Theodore Roosevelt, 1903

"Let us speak courteously, deal fairly, and keep ourselves armed and ready." - Theodore Roosevelt, 1903

Wednesday, October 26, 2011

A True American Icon - Sam Colt

They say that "God made all men, but Sam Colt made them equal."

To start at the beginning, Samuel Colt was born in Hartford, Connecticut, the son of a farmer who had moved his family to Hartford. 

Sam's mother, Sarah Colt Caldwell, died before Samuel was seven years old. Christopher Colt remarried two years later to Olive Sergeant.

The Colt family was a large family which included eight siblings - five boys and three girls in all. Two of the sisters died in childhood and the other, Sarah Ann, committed suicide later in life, but it's said that Sam's brothers were a huge part of his professional life.

In 1841, his brother John Colt killed a creditor with a hatchet.  The New York City jury found him guilty of the murder, but John committed suicide on the day of execution.

Sam's father "hired out" Sam as an indentured servant on a farm in Glastonbury at the age of 11. There Sam  did labor's work, but he also had the opportunity to attend school.  It was there at Glastonbury that he was also introduced to the "Compendium of Knowledge." 

 It was a scientific encyclopedia of the time. The encyclopedia contained articles that fascinated him.

His attention was drawn to reading about Robert Fulton and gunpowder. Of course, Robert Fulton was an American Engineer and Inventor who developed the first commercially successful Steamboat.

In fact, in 1800, Robert Fulton was commissioned by Emperor Napoleon Bonaparte to design the Nautilus which was the first practical Submarine in history in history.

So with an attraction to mechanical engineering and gunpowder, Sam Colt found that both provided him with all sorts of motivation and ideas. Motivation and idea that would influence him throughout his life.

It is said that while Sam read about Fulton that, "he discovered that Robert Fulton and several other inventors had accomplished things deemed impossible — until they were done." The thought motivated him.

Later, after hearing soldiers talk about the success of double barreled rifles and the impossibility of a reliable gun that could shoot five or six times, a young Sam Colt "decided he would be an inventor and create the 'impossible' gun".

In 1829, Sam Colt began working in his father's textile plant in Ware, Massachusetts. There he had access to tools and materials, and also something that he learn to prize - craftsmanship and expertise.

In 1830, his father sent him to sea to learn to be a Sailor. The Seaman's trade was tough and it would help discipline the teenager who was know as a bit of a prankster. 

Being a hard worker and willing to tackle tasks put in front of him, Sam took to the sea aboard the Corvo, a ship that embarked on a nearly yearlong voyage in 1830.

Aboard the Corvo, Colt became fascinated with the ship's wheel, particularly the way it could alternately spin or be locked in a fixed position through the use of a clutch.

He translated this controlled rotation to firearms and a means whereby a single-shot pistol could be adapted to fire multiple rounds in quick succession.

Later, Sam Colt credited his inspiration for the whole concept of the revolver to his observations of the ship's wheel during his first voyage.

He discovered that "regardless of which way the wheel was spun, each spoke always came in direct line with a clutch that could be set to hold it, and that's how the revolver was conceived!"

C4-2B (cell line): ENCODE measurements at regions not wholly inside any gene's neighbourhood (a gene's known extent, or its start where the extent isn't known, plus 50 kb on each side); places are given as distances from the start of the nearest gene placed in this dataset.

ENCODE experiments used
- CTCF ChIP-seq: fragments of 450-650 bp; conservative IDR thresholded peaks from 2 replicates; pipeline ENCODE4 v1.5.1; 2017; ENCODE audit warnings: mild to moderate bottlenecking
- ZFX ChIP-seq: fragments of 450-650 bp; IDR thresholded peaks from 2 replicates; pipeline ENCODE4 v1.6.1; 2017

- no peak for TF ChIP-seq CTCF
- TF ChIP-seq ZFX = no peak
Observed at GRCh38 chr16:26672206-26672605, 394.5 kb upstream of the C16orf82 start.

During that voyage, Colt made a wooden model of a pepper-box revolver.  He carved his six-barrel cylinder, locking pin and hammer all out of wood. 

Although this prototype for a pistol featured multiple rotating barrels, in later versions Colt would opt instead for a rotating cylinder containing multiple bullet chambers to reduce the gun's weight and bulk.

Then when Sam returned to the United States in 1832, he went back to work for his father, who financed the production of two guns, a rifle and a pistol.

The guns turned out to be of poor quality because Christopher Colt believed the idea to be foolish and only hired poor craftsmen. The first completed pistol exploded when it was fired, but the first rifle performed well.

Later, Sam learned about something called Nitrous Oxide. Yes, he learned about laughing gas from the factory chemist.

With that knowledge Sam took a portable lab on the road and earned a living performing laughing gas demonstrations across the United States and Canada billing himself as “the Celebrated Dr. Coult of New York, London, and Calcutta."

According to Colt historian, Robert Lawrence Wilson, the "Dr Coult lectures launched Colt's celebrated career as a pioneer Madison Avenue-style pitchman."

His public speaking skills were so convincing and efficient that these skills were pressed into service to cure an apparent cholera epidemic on board a riverboat. Imagine that! Now that's putting what you know to use!

It was during this time that he made arrangements to begin building guns using proper gunsmiths from Baltimore, Maryland. Then in 1832, at the age of 18, Colt applied for a patent on his revolver and declared that he would "be back soon with a model."

In 1835, Samuel Colt traveled to England, following in the footsteps of American Inventor Elisha Collier, who had patented a revolving flintlock in England. And yes, the English officials issued the patent after no fault could be found with the gun.  It was Sam's first patent, British Patent Number 6909.

Interestly, Colt never claimed to have invented the revolver, as his design was merely a more practical adaption of Collier's revolving flintlock, which was patented in England

Samuel Colt received a British patent on his improved design for a revolver in 1835, and right after that he received two U.S. patents in 1836, one in February (U.S.Patent 9430X) and the other in August (U.S.Patent 1304).

The year 1836 was the same year that he found his first corporation for arms manufacturing. He called his new company the Patent Arms Manufacturing Company of Paterson, New Jersey, Colt's Patent.